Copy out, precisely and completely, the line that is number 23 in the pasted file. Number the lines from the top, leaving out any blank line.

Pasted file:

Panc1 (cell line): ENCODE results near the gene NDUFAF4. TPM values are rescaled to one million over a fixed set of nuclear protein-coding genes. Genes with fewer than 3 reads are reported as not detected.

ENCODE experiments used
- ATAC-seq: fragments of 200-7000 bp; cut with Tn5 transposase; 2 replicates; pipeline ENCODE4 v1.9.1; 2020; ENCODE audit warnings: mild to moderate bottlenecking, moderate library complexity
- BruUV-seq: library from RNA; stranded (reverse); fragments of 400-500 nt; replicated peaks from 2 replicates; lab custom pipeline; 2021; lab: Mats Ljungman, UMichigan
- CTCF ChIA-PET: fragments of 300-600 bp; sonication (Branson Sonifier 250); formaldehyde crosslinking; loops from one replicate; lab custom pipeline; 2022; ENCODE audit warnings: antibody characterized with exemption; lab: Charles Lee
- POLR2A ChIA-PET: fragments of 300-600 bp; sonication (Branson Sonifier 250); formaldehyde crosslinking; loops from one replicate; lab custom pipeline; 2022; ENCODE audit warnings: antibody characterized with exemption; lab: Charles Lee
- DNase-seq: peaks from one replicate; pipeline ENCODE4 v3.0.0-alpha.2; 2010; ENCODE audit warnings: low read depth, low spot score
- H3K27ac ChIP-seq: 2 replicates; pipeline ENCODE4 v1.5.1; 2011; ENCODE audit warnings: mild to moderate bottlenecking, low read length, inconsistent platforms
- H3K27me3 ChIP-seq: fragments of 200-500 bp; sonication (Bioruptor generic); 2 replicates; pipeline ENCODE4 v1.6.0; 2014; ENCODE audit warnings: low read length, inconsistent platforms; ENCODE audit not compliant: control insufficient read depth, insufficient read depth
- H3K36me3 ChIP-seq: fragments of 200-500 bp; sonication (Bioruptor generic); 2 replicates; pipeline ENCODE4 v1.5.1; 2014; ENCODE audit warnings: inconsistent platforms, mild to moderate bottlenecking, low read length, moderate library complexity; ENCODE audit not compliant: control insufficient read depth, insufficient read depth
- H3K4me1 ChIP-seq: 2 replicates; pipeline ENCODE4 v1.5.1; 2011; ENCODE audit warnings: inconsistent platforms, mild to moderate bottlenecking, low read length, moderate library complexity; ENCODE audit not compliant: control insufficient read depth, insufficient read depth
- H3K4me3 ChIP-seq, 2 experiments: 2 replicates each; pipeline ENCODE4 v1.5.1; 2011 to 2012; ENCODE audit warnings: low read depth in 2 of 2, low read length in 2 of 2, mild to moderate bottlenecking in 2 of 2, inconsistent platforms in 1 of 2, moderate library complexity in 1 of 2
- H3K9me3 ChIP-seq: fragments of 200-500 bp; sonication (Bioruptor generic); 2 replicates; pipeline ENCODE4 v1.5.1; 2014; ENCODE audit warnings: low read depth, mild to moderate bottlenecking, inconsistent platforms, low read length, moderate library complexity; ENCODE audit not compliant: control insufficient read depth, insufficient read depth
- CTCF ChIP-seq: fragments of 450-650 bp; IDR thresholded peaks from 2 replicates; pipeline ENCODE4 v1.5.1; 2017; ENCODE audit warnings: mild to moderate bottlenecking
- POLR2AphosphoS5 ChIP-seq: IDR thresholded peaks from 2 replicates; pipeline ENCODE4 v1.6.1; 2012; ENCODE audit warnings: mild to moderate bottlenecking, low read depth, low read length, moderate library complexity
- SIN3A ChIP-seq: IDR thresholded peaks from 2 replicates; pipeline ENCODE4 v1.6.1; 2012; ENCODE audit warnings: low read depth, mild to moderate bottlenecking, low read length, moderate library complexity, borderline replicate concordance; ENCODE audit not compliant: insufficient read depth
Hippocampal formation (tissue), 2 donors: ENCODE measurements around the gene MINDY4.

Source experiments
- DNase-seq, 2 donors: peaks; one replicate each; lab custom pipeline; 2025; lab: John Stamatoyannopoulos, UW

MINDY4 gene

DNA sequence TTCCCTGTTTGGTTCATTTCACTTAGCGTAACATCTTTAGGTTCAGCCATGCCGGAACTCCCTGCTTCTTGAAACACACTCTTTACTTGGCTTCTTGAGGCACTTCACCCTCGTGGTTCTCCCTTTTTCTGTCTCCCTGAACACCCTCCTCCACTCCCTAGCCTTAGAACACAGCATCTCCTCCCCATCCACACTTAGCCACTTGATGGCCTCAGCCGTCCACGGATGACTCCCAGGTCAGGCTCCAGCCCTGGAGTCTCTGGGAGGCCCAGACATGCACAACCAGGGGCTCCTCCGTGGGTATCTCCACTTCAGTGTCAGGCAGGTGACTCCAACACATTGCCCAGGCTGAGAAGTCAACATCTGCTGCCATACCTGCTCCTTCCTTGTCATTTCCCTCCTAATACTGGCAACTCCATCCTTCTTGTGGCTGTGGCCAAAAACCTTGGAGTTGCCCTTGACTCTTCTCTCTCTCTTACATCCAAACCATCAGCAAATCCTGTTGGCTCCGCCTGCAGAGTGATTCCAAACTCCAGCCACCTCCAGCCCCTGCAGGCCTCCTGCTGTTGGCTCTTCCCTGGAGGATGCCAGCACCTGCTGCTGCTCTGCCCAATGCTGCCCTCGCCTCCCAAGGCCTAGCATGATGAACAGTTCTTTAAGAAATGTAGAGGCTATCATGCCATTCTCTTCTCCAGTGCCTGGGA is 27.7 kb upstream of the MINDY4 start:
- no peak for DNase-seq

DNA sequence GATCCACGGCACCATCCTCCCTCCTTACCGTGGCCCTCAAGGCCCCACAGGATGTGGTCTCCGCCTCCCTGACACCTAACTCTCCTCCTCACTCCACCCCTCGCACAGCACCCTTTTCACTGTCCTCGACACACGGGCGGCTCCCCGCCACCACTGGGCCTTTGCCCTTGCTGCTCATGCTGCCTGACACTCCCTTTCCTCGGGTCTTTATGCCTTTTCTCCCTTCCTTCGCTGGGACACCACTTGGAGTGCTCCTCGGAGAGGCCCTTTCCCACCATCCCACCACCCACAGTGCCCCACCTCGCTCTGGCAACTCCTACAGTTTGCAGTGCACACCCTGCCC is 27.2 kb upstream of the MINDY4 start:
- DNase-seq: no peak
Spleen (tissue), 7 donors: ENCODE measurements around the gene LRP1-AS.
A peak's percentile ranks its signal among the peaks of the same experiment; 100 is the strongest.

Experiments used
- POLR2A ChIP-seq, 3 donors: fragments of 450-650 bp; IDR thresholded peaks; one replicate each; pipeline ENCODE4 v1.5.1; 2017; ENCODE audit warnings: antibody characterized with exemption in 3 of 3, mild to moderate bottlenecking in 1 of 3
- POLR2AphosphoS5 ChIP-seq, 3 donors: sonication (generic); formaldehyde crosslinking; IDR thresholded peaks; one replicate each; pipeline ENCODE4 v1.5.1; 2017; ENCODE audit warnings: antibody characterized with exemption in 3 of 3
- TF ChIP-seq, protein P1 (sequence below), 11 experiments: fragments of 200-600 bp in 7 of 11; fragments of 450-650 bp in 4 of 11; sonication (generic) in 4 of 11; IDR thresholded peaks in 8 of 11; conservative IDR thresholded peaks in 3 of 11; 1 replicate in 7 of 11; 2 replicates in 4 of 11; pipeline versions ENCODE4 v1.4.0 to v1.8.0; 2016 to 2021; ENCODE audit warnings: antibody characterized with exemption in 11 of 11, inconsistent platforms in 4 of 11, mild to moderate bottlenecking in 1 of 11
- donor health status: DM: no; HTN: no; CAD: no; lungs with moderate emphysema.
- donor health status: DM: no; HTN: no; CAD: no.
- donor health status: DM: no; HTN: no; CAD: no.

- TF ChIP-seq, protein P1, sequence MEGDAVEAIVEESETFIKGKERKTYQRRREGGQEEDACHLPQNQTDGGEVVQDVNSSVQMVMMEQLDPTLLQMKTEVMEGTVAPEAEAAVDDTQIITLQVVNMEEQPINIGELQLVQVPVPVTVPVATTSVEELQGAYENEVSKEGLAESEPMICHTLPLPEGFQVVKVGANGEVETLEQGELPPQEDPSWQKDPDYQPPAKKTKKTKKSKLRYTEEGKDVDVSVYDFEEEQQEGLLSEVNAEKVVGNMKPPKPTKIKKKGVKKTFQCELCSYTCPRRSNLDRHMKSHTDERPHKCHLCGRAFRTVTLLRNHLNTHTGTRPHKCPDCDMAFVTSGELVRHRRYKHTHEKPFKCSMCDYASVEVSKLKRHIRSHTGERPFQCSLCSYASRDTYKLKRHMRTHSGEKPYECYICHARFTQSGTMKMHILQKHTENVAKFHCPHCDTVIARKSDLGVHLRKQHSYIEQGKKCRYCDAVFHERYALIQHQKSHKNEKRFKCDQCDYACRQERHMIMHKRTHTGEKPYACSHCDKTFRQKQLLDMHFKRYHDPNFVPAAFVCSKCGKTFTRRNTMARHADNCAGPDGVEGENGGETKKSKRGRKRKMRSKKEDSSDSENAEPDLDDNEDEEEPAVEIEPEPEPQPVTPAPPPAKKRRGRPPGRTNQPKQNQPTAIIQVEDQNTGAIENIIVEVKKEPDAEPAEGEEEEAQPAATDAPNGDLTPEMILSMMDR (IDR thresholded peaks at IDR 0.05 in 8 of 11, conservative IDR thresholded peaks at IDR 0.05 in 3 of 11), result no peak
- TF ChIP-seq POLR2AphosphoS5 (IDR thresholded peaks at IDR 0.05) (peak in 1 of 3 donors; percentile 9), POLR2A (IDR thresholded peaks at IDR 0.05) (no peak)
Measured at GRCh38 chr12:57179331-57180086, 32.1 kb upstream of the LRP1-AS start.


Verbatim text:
DNA sequence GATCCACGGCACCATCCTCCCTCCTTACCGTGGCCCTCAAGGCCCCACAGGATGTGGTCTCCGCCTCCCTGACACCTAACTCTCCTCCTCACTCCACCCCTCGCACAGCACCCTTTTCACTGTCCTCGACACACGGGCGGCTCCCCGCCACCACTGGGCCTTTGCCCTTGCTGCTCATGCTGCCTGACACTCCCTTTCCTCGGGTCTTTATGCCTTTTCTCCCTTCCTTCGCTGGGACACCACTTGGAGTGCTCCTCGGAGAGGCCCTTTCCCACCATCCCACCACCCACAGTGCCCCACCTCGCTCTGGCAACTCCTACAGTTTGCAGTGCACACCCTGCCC is 27.2 kb upstream of the MINDY4 start: